Nine factors were significantly associated with inactivity in girls. As it became more difficult to access public facilities for exercise in the community, the risk of physical inactivity progressively increased (moderate OR: 1.7, 95% CI: 1.04-2.6; difficult OR: 2.4, 95% CI: 1.6-3.5). Fewer sports meetings (OR: 1.7, 95% CI: 1.03-2.8) or sports meetings at schools lasting more than 3 d (OR: 0.5, 95% CI: 0.2-0.97) were associated with inactivity. More sessions of physical education was associated with physical inactivity in girls (OR: 0.5, 95% CI: 0.2-0.97). Lack of sidewalks around the house was associated with physical inactivity (OR: 1.5, 95% CI: 1.04-2.0). In female adolescents, mothers staying at home (OR: 0.6, 95% CI: 0.4-0.9) or fathers attaining higher education (OR: 0.5, 95% CI: 0.3-0.9) was associated with higher levels of activity compared with mothers holding a nonprofessional job or fathers with lower education. Girls from an extended family were 60% less likely to be inactive (OR: 0.4, 95% CI: 0.2-0.8) than those from single-parent family. Those aged 14 yr were 40% less likely to be inactive than those aged younger than 13 yr (OR: 0.6, 95% CI: 0.4-0.97).

Back to Top | Article Outline


This is the first report assessing the association between physical inactivity and factors at community, school, household, family, and individual levels among adolescents in Xi'an City. There has been no study in China detecting the environmental factors correlated with physical inactivity in adolescents. This study identified environmental factors and individual factors of physical inactivity, and the factors varied in boys and girls. These findings are essential for the development of appropriate strategies to promote physical activity and to contribute to the prevention of overweight/obesity, an emerging public health problem in adolescents in Xi'an City (16).

Consistent with other studies (26,27), we found that boys were more physically active than girls, and this difference may be the result of perceived societal gender roles. Studies have indicated that girls report lower physical activity self-efficacy, less perceived benefits, and more perceived barriers to being physically active than boys, both in Chinese and U.S. adolescents (26,37).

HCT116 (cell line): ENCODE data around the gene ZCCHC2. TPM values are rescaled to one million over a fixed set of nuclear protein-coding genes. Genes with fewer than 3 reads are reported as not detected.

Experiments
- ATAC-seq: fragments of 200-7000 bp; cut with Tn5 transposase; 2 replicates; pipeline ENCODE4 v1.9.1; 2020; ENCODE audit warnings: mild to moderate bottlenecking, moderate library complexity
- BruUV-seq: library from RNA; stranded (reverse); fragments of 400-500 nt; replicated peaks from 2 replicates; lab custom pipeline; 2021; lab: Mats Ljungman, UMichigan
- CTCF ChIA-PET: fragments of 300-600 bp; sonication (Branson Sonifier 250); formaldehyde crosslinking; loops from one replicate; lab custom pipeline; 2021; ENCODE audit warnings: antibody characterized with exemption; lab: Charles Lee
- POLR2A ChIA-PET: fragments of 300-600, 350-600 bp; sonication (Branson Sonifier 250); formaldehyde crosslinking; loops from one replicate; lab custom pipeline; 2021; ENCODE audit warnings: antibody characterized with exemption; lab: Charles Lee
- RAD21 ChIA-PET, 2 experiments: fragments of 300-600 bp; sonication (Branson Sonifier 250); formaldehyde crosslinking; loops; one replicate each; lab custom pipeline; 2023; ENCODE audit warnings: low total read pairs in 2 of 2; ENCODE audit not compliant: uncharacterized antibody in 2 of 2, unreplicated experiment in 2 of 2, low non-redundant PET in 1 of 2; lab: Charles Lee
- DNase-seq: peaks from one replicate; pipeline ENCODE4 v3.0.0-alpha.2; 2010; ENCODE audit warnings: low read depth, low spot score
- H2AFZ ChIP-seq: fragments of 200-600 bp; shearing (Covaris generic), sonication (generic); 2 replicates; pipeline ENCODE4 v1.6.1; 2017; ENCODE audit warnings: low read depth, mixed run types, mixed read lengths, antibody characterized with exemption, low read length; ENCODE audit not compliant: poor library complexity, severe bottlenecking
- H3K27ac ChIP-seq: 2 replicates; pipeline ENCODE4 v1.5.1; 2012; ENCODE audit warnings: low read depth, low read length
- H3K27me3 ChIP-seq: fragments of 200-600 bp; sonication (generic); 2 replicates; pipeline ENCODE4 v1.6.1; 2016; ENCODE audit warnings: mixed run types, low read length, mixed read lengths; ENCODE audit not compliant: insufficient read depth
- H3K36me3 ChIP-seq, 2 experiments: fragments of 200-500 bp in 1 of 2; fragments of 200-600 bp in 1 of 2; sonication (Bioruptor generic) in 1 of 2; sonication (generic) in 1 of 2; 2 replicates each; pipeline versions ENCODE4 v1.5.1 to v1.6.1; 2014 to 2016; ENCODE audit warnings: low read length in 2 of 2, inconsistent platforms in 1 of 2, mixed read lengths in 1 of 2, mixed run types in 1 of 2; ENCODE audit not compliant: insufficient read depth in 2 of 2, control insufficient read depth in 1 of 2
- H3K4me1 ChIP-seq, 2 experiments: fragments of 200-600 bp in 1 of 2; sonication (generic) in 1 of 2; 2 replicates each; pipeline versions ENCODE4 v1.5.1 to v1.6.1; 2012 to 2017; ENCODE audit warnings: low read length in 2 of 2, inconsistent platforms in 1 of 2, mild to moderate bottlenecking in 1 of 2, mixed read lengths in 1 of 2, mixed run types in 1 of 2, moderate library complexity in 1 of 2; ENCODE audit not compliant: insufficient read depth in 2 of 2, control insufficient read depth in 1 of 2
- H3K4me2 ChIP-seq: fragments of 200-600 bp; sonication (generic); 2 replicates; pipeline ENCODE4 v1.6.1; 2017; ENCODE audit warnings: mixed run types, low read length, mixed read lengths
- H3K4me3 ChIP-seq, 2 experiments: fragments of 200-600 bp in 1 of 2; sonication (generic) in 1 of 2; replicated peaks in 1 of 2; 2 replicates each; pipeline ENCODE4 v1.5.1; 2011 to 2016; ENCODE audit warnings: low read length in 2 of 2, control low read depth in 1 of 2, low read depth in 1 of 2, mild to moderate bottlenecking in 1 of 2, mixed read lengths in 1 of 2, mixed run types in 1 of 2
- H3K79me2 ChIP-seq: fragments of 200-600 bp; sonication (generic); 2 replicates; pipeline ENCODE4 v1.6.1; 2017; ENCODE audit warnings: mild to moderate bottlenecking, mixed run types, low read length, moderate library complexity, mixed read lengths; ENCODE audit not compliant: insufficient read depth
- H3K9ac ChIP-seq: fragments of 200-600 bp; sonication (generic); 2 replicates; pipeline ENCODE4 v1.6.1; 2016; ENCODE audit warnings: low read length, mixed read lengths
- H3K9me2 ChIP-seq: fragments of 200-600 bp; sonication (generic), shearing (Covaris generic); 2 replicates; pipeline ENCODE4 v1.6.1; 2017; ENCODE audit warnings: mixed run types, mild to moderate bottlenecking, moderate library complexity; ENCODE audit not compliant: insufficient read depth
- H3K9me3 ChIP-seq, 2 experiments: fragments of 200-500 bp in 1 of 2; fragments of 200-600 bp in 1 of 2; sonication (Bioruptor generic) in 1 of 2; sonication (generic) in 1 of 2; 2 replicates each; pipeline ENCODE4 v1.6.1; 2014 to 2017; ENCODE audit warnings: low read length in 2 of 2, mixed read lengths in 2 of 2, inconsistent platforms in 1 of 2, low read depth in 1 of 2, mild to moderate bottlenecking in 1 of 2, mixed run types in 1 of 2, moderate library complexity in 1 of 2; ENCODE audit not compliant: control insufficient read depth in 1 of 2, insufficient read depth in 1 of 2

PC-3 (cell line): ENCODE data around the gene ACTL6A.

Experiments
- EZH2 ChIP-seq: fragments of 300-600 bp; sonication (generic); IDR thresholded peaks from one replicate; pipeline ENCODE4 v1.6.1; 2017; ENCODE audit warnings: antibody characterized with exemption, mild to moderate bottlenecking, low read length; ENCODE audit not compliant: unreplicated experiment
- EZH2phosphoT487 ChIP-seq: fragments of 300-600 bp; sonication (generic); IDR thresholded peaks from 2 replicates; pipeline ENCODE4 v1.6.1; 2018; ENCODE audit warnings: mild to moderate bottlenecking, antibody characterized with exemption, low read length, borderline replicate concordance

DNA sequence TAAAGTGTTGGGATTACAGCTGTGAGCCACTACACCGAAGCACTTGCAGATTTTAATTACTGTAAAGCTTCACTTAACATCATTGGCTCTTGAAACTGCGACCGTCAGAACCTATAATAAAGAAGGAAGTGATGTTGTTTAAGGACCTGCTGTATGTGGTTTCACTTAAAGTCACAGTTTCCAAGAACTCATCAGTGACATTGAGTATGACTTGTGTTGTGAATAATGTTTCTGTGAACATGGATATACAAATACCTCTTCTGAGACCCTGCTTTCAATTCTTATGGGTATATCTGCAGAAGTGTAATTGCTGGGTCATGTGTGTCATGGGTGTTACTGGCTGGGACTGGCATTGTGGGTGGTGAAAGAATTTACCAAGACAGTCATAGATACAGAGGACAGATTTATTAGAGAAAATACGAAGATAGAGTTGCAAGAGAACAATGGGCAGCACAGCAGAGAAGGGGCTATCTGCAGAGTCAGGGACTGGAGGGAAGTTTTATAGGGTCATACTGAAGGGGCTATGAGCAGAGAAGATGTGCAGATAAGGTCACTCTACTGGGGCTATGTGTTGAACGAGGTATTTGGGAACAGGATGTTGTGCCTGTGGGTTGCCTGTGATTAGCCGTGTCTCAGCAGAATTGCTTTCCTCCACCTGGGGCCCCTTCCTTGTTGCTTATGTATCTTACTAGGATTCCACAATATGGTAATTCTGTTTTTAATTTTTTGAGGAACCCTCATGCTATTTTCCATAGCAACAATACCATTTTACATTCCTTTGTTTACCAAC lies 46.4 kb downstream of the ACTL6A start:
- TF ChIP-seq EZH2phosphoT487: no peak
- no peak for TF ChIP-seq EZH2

A review of studies of physical activity in adolescents has concluded that physical activity declines with age (25). In this urban adolescent sample, especially in boys, physical activity increased at 13-14 yr and then decreased at 15-17 yr. One possible explanation is that children younger than 13 yr are transported to school and other events by adults, because, in China, it is not usual for children younger than 12 yr to ride a bicycle by themselves (31). Fourteen percent of children younger than 13 yr were chauffeured by adults with automobiles, compared with 8-10% of children in older age groups. Therefore, the younger groups tended to have fewer chances to be physically active. Another possible reason was systematic overreporting by older adolescents than by younger ones because of more consciousness about socially desirable behavior. In a society where tertiary education is highly valued, older adolescents would be likely to allocate more time to school courses to prepare for the competitive senior high school entrance examination. In addition, pubertal development, combined with an increase in self-awareness, may make adolescents reluctant to put themselves in situations where physical changes may be noticeable (11).

Among the indices of socioeconomic status, only paternal education was significantly associated with levels of physical activity in adolescents after adjustment for age and gender. Mother's occupation was dropped in the model-building process. Adolescents whose fathers had attained higher education tended to be more active. This reflected that among SES factors included in the analysis, only paternal education showed a strong association with level of physical activity.

The results of this study also showed that higher parental BMI was associated with adolescents' physical inactivity. The univariate analysis showed that if parents spent time exercising with children, adolescents had significantly higher levels of physical activity. This may be explained with the social cognitive theory proposed by Bandura (5) that describes physical activity as a modeling process, with the behavior of children and adolescents influenced by family members. There are studies showing that physically active parents tend to have physically active children and that physically inactive parents tend to have physically inactive children (12). Parents may influence the physical activity of children by their encouragement, assistance in organizing exercise sessions, and in providing home sports equipment. The results of our study indicated that effective promotion of physical activity in adolescents in Xi'an City should involve families because parents could potentially set models and establish a supportive atmosphere for adolescents.